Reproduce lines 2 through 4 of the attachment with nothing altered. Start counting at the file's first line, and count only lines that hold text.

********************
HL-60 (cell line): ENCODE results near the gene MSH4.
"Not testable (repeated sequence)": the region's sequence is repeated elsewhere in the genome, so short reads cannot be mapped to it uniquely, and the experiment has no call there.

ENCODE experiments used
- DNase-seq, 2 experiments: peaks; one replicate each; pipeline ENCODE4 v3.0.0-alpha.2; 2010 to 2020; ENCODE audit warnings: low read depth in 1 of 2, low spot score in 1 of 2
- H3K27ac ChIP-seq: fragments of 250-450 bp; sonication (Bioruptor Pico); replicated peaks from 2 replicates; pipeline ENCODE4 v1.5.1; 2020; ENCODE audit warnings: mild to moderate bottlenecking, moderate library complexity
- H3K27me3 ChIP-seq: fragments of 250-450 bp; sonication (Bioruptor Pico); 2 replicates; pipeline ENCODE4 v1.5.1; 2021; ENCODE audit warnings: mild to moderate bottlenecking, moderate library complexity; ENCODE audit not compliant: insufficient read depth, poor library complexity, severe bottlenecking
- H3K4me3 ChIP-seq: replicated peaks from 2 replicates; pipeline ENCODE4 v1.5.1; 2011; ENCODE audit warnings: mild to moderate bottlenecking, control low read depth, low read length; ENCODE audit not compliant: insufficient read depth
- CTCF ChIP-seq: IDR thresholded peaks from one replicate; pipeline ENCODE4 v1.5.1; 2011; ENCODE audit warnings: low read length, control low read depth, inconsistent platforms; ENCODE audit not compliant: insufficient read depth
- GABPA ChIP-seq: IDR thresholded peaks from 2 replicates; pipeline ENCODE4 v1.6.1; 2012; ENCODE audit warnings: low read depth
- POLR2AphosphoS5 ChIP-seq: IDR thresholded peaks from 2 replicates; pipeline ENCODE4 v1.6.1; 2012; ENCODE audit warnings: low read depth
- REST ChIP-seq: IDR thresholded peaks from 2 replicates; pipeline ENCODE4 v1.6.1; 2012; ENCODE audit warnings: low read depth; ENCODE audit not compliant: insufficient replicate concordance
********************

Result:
"Not testable (repeated sequence)": the region's sequence is repeated elsewhere in the genome, so short reads cannot be mapped to it uniquely, and the experiment has no call there.

ENCODE experiments used
- DNase-seq, 2 experiments: peaks; one replicate each; pipeline ENCODE4 v3.0.0-alpha.2; 2010 to 2020; ENCODE audit warnings: low read depth in 1 of 2, low spot score in 1 of 2